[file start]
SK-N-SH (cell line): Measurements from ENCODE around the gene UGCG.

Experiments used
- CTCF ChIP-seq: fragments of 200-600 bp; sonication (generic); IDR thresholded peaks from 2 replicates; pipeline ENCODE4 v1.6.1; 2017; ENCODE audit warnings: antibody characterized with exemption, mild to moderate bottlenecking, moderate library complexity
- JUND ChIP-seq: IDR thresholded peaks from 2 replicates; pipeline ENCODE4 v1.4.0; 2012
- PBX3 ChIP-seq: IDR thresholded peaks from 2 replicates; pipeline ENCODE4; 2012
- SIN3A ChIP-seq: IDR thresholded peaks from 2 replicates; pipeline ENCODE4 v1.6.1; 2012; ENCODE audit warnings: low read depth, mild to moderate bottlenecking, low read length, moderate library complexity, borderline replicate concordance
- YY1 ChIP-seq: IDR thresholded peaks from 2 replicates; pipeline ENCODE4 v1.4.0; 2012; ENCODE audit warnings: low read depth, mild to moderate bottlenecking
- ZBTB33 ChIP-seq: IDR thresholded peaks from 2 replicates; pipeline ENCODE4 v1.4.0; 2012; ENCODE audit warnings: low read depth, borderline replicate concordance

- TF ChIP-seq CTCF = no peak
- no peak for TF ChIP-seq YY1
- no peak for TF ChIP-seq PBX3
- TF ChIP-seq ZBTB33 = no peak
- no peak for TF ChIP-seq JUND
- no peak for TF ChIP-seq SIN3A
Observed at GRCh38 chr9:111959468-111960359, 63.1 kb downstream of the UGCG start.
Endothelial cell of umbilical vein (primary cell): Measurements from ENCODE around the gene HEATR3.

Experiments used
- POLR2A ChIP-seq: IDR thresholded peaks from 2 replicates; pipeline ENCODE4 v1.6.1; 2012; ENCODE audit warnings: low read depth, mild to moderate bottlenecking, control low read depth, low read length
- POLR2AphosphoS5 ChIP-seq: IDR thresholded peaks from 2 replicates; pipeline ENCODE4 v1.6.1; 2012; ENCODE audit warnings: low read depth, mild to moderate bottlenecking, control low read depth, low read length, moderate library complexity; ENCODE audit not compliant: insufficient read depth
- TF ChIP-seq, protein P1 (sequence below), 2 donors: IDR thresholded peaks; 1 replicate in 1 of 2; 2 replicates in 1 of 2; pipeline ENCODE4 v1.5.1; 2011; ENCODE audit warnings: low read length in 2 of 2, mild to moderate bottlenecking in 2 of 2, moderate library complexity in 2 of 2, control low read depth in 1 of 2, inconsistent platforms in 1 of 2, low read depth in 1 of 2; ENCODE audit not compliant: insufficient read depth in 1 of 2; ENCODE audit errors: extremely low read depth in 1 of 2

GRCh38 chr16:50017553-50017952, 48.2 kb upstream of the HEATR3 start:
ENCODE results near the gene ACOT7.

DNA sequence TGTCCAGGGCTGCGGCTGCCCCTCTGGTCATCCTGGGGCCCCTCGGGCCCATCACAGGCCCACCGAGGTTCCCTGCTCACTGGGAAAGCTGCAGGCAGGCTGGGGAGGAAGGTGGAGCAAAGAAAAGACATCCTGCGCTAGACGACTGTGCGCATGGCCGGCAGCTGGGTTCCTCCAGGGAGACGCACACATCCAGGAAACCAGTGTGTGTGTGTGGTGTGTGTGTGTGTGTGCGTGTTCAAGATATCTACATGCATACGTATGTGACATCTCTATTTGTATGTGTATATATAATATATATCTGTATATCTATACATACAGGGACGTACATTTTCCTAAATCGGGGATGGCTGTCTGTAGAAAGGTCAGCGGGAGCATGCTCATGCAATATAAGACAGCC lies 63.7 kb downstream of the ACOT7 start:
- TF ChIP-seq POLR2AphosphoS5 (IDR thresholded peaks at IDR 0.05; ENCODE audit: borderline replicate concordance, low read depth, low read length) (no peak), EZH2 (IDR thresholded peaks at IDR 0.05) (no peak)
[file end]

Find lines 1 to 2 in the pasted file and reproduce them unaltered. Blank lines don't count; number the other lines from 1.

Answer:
SK-N-SH (cell line): Measurements from ENCODE around the gene UGCG.

Experiments used